The Newsletter of the Requirements Engineering
Specialist Group of the British Computer Society
U.S. Department of Defense (DoD), Defense Standardization Program Office.
This handbook provides a comprehensive discussion of the requirements process within the DoD with emphasis on clear, performance-based statements of requirements. The handbook recognizes that a single approach cannot accommodate the varying array of materiel acquisitions. It provides a requirements process, describes the evolution of requirements, provides descriptions of the requirements documents (such as the Mission Needs Statement [MNS], Operational Requirements Document [ORD], Functional Description [FD], Statement of Work [SOW], and System Specification [SS]), explains the requirements generation flow, describes the analysis supporting requirements determination, provides examples of statements of objectives, presents an acquisition case study, and provides a sample SOW.
Electronic copy is available from http://www.dsp.dla.mil
The heart of this book is the Volere Requirements Process Model, a detailed guide. Several examples of requirements are provided.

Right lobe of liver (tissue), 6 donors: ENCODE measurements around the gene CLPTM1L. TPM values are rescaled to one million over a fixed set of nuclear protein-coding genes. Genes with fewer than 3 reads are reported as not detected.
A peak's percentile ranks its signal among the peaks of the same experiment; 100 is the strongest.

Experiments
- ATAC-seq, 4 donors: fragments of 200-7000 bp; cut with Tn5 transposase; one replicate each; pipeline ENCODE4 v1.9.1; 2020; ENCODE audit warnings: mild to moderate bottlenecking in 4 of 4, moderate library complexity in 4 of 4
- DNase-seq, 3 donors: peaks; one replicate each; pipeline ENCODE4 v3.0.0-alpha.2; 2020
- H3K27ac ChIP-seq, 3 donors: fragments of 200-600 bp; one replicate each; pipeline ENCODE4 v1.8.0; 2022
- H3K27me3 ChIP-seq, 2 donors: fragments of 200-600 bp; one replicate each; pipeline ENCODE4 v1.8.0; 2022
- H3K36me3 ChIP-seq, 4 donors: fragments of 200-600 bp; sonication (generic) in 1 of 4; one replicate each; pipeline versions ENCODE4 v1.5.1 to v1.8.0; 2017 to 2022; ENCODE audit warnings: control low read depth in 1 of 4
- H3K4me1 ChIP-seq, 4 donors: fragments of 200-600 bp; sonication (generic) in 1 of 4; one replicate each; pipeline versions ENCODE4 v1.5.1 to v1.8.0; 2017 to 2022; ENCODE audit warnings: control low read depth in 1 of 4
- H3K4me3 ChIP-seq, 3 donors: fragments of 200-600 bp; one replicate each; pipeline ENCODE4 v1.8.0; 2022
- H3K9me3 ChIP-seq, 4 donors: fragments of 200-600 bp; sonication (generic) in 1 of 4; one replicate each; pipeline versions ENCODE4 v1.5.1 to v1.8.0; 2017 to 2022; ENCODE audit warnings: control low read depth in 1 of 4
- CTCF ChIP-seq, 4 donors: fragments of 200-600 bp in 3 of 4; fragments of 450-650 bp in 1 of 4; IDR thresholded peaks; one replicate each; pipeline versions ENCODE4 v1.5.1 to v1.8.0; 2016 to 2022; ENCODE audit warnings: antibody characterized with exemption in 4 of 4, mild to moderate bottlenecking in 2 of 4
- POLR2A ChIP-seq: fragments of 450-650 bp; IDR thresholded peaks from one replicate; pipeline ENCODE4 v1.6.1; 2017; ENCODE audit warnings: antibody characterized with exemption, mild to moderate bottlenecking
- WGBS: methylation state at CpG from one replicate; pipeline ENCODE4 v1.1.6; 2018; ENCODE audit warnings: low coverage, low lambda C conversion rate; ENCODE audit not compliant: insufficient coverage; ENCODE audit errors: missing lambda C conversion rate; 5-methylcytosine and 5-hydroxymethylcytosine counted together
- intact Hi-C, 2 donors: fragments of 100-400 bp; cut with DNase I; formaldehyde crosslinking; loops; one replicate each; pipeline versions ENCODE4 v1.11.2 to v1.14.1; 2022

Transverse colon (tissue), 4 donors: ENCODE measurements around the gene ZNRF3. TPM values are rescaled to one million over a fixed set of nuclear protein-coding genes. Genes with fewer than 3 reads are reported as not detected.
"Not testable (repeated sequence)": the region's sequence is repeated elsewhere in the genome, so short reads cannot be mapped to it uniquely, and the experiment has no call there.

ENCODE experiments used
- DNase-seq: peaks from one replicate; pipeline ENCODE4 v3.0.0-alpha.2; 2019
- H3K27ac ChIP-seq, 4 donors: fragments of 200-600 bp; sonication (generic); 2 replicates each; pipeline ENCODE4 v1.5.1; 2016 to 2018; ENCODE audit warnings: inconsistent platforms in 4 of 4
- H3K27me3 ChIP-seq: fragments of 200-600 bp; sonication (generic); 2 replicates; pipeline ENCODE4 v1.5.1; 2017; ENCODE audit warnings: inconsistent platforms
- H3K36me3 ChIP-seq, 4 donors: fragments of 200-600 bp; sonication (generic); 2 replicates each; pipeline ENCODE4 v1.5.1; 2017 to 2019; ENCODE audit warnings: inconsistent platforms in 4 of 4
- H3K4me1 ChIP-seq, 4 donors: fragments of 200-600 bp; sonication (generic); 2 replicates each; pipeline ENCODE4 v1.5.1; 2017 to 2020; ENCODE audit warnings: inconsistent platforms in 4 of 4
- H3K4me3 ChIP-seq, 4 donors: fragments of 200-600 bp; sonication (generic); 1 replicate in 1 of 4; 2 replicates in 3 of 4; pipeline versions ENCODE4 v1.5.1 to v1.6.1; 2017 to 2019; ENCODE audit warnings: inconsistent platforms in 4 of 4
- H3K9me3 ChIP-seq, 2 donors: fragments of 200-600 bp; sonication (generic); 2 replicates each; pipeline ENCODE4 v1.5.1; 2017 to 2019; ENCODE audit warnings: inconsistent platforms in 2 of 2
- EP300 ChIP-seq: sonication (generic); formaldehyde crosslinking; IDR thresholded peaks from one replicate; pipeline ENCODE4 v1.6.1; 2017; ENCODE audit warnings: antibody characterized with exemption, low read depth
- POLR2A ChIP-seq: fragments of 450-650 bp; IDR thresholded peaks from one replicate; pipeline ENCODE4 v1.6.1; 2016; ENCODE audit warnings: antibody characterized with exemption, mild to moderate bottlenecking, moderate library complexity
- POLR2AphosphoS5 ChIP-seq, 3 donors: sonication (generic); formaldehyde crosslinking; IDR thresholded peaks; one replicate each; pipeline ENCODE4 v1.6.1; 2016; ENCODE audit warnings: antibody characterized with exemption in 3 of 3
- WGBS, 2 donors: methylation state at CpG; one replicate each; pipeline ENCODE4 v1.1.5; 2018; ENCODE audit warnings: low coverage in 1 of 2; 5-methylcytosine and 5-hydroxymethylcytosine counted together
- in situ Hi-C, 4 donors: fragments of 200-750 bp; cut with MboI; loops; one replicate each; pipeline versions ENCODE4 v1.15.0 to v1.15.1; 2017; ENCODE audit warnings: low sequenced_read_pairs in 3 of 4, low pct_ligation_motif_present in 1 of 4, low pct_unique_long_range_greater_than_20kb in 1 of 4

EIA 632 came about because the U.S. Department of Defense (DoD) determined in 1994 that MIL-STD-499B would not be released as a military standard. EIA's Committee on Systems Engineering (the "EIA G-47 Committee") agreed to undertake the task of "demilitarizing" 499B and releasing it as an industry standard. The intent was to revise the MIL (military) version in accordance with commercial practices in order to broaden the suitability of the standard for other government agencies and commercial industry. EIA632 provides a comprehensive, structured, disciplined approach for all life cycle phases. The systems engineering process is applied iteratively throughout the system life cycle. Key aspects of industry's initiatives are captured to better identify and integrate requirements and implement multi-disciplinary teamwork, including potential suppliers, early in establishing the requirements. Other key aspects include establishing clear measurements of system responsiveness, encouraging innovation in products and practices, and focusing on process control rather than inspection. Also, risk management is encouraged.